Worth Their Salt Too
More Notable But Often Unnoted Women of Utah
Publication Year: 2000
Published by: Utah State University Press
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Several years ago I visited with a woman who had immigrated to the United States with her husband and their children shortly after World War II. When she mentioned her husband had worked for the telephone company in Denmark, I flippantly asked, “Did he ever bug anyone’s telephone?” ...
1. Sarah Ann Sutton Cooke (1808–1885): “The Respected Mrs. Cooke”
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For thirty-four years, Sarah Ann Cooke resided in Salt Lake City, where she taught music, acted, and became the widow of Utah’s first police officer killed in the line of duty. She was a recognized club woman, lecturer, and leader of women’s opposition to polygamy. It all began with a ...
2. Esther Romania Bunnell Pratt Penrose (1839–1932): An Uphill Climb
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With a shake of her head, the sixteen-year-old girl loosened her dark hair in the early morning breeze. She stooped to pick a handful of wild flowers before beginning her ascent up the hill before her. She swung her arms determinedly as she fell into a steady climbing rhythm, one foot after another, until she reached the summit and gazed a little ...
3. Camilla Clara Mieth Cobb (1843–1933): Founder of the Utah Kindergarten
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Camilla Clara Mieth Cobb, the founder of Utah kindergarten, was born on 24 May 1843 at Dresden, Saxony, Germany, the fourth child of Karl Benjamin Immanuel Mieth and Henrietta Christina Bakehaus Mieth. Her parents were educated and refined; her father was the principal of the first district Buergerschulen (public school) in Dresden, and her ...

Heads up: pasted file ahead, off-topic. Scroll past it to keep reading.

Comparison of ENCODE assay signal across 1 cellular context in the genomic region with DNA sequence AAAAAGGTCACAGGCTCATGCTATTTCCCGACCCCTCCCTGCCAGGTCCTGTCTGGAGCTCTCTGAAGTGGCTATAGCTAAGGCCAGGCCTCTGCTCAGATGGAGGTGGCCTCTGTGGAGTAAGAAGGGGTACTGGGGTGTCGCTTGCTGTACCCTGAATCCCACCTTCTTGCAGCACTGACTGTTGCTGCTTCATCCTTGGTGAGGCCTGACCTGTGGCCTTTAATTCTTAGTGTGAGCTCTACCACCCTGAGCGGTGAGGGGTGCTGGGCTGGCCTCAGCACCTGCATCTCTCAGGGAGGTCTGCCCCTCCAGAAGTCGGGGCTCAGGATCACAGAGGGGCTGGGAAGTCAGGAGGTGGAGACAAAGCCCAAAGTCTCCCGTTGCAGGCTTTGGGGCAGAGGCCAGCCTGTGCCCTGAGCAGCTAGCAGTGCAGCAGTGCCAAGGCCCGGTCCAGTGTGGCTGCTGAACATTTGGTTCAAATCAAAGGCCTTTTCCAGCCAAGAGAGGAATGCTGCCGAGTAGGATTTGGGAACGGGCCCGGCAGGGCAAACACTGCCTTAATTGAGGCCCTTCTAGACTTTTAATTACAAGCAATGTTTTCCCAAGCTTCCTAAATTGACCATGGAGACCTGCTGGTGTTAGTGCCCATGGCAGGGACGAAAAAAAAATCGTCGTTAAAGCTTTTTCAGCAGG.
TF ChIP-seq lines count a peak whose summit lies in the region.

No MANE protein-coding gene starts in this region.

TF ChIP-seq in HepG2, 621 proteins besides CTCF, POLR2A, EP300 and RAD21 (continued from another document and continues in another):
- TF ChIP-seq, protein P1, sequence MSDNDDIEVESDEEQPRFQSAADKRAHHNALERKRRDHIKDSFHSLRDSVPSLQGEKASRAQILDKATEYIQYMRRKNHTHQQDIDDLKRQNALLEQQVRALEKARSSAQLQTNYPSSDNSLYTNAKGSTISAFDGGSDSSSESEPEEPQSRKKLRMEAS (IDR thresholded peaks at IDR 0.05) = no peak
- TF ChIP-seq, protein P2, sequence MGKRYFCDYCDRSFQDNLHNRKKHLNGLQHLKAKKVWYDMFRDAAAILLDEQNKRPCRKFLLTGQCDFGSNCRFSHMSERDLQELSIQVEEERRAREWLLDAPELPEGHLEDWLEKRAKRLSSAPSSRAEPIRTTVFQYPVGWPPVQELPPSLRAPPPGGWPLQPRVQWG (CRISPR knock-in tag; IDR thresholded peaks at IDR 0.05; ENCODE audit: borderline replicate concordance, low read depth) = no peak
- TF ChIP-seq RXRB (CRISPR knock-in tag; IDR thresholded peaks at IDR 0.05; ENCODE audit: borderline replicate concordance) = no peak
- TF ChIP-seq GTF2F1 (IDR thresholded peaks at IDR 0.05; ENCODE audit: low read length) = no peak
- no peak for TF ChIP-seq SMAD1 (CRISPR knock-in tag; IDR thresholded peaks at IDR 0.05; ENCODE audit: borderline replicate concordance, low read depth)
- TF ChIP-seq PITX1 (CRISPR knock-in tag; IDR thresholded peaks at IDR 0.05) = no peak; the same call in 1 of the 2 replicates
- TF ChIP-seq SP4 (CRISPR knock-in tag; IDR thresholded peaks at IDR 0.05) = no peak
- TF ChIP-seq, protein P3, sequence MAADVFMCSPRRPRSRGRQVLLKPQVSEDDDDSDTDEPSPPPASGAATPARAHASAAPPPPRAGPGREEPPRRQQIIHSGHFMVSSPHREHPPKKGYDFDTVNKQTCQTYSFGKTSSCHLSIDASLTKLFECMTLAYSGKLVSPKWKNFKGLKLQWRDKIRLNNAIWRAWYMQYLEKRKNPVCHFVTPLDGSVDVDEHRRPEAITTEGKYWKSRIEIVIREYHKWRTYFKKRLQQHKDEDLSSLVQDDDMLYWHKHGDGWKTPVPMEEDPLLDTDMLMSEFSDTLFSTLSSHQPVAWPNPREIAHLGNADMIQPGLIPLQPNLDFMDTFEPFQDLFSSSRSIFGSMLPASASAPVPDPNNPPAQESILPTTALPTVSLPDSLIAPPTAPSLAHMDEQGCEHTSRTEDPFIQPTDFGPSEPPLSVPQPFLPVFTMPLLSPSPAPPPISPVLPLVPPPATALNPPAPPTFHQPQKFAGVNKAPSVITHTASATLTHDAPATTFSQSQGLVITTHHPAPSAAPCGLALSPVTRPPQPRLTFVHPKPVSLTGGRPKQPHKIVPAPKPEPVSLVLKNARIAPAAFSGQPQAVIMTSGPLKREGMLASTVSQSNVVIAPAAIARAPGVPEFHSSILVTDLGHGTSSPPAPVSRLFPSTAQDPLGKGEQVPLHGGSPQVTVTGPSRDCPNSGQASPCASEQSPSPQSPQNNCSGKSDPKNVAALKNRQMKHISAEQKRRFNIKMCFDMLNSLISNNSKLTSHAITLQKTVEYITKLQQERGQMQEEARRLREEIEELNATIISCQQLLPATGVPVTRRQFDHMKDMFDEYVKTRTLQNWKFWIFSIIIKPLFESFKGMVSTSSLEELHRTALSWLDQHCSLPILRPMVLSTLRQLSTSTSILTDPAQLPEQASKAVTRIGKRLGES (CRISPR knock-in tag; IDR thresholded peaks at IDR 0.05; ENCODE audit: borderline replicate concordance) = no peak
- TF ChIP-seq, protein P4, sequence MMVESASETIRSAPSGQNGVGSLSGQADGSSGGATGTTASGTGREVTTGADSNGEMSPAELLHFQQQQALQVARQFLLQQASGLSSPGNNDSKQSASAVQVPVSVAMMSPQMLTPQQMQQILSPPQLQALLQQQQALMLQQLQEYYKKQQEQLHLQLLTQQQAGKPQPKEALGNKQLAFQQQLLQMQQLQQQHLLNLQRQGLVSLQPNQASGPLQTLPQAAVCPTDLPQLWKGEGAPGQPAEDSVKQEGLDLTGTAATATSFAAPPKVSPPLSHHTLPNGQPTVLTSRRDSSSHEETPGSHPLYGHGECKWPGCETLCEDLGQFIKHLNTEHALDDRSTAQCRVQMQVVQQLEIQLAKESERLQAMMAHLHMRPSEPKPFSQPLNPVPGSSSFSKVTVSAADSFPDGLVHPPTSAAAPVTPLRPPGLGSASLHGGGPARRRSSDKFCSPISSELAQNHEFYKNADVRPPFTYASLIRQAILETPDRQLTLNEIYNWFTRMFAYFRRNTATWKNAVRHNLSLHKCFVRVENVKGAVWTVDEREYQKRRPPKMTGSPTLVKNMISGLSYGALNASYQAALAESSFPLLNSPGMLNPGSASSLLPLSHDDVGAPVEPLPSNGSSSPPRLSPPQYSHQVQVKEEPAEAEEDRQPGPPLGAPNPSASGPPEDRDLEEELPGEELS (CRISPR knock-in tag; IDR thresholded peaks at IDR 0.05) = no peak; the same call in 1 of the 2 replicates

4. Lucretia Heywood Kimball (1856–1920): Pioneer in Utah’s Early Christian Science Movement
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On 17 July 1891, at the downtown Salt Lake City lodgings of Mary Ann Bagley, a group of eleven people met to organize a “more systematic work as Christian Scientists” in Utah.1 These eleven individuals, eight women and three men, became the driving force behind the activities of the Utah Christian Science movement during its decade of ...
5. Ora Bailey Harding (1893–1939): Making Music
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I am happy for Nellie Bailey’s history, written in 1949, extolling the talents of her daughter. This history details essential facts about Ora Bailey’s life and is all I have ever known about her until now. I am Ora’s granddaughter, who never met her. She died at age forty-five in 1939, a year before my parents were married. I was, then, never a beneficiary of ...
6. Algie Eggertsen Ballif (1896–1984): No Subject Was Taboo
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The sins of the fathers may be visited on three generations, but positive parental traits are bestowed on countless children’s children. Algie Eggertsen Ballif was the product of such parenting. Student, dancer, teacher, school administrator, political activist, daughter, wife, mother, grandmother, Algie Eggertsen was born 3 May 1896 to Lars Echart ...
7. Marion Davis Clegg (1898–1991): The Lady of the Lakes
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This verse, prominently displayed by Marion Clegg in that cabinlodge by Trial Lake, at the head of Provo River, expressed her romantic view of the idyllic mountain setting she lived in and gave voice to why she returned summer after summer with her husband, Cardie. On the other hand, every spring when she first arrived, after the ...
8. Alta Miller (1904–): A Short Sketch of My Life / Autobiography
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When my Father came to Bingham he was looking for a place to stay. He heard of my Grandma Cook’s boardinghouse.2 He walked up to Upper Bingham, where the boardinghouse was located, to see about getting a place to live. . . . He said as he walked in the yard, he looked up, and sliding down the bannister was a girl, quite a large girl. He discovered ...